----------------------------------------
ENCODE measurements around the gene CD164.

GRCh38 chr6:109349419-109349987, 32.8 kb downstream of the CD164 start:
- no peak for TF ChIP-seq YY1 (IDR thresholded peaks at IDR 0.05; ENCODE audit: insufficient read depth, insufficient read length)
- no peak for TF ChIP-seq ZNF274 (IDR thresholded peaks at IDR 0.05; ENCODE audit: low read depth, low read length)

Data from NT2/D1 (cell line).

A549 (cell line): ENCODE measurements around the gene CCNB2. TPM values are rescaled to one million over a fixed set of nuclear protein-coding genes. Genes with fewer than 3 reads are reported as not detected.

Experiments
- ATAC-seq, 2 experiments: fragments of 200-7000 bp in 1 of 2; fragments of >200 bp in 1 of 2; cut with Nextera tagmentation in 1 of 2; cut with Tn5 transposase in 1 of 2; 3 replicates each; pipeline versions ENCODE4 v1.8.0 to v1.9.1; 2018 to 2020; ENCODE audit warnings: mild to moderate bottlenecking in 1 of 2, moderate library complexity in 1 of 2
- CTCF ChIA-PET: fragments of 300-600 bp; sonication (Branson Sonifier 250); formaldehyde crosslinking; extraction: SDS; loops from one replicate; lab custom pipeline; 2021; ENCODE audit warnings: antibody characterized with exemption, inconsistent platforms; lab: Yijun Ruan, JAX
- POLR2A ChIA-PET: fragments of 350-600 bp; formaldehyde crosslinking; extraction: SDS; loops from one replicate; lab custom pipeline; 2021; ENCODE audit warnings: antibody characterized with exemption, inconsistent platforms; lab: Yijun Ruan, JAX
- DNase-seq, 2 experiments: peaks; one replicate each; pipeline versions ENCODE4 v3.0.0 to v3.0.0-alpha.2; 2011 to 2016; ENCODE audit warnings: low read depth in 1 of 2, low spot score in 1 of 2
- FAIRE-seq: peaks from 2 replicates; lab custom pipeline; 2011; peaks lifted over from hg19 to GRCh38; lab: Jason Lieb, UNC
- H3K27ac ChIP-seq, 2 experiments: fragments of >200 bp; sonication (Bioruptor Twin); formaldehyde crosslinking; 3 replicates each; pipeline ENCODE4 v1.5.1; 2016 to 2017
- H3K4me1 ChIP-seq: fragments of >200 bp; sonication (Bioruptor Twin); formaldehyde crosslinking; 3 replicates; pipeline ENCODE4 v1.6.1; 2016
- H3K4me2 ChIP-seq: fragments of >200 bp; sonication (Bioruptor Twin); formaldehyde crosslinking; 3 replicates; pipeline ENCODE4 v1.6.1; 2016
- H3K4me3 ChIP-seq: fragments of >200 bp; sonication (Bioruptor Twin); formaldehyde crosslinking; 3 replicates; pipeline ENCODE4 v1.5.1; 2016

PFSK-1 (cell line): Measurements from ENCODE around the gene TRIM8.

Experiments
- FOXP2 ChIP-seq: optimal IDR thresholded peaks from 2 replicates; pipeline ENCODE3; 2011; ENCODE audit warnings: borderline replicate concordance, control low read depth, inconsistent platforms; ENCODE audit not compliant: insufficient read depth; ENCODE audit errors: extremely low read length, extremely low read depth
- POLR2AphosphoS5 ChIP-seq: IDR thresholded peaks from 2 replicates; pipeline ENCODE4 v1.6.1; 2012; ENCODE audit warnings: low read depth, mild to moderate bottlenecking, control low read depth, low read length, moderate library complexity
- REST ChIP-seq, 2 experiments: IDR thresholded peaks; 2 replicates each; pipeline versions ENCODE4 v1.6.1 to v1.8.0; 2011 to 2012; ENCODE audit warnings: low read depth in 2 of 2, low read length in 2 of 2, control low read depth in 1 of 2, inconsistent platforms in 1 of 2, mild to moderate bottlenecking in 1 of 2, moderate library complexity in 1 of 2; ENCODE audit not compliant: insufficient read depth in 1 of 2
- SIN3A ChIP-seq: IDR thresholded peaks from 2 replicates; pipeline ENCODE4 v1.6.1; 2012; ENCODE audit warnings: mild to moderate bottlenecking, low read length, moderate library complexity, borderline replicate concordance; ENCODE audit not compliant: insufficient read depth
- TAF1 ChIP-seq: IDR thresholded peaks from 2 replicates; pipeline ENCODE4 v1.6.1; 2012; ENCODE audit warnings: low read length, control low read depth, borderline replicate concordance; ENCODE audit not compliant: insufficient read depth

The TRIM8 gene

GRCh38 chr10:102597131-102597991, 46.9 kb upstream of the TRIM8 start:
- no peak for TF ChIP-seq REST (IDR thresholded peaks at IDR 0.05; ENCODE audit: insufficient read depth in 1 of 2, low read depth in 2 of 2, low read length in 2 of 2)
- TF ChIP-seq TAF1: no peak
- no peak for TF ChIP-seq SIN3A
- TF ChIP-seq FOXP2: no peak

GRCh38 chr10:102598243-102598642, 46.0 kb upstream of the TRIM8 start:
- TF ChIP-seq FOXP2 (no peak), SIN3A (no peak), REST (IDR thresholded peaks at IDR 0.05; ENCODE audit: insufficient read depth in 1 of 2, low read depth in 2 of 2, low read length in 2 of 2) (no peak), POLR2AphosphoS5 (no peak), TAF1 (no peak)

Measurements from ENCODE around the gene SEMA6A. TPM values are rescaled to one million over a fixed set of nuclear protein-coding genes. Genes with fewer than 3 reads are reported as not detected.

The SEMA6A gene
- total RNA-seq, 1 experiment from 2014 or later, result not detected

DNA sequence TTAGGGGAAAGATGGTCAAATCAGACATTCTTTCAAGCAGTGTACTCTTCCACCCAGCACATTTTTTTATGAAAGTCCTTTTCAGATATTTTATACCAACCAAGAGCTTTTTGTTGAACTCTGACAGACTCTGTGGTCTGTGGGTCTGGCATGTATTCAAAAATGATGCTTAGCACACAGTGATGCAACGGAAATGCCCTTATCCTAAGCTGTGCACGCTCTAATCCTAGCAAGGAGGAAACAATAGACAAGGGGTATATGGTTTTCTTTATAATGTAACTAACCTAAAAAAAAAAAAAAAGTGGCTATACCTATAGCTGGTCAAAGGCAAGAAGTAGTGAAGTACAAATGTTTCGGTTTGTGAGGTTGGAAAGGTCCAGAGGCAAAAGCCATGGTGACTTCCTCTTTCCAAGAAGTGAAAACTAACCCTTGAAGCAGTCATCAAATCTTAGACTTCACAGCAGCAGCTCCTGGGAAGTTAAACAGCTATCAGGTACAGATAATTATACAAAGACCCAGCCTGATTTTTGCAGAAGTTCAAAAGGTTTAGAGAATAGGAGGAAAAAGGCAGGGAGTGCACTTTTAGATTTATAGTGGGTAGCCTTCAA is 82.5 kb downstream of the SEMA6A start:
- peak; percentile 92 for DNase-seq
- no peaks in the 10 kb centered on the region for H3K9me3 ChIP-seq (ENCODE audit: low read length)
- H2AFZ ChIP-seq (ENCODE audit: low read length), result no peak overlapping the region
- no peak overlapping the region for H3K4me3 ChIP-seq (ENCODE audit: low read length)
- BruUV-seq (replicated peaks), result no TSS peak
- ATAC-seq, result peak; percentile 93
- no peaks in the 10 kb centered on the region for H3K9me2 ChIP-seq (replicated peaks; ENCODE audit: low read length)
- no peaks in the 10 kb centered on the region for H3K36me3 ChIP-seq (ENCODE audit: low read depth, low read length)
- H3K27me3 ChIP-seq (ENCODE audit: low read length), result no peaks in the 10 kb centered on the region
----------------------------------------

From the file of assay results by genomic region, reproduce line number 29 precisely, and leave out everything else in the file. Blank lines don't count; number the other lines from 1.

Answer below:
- TF ChIP-seq FOXP2: no peak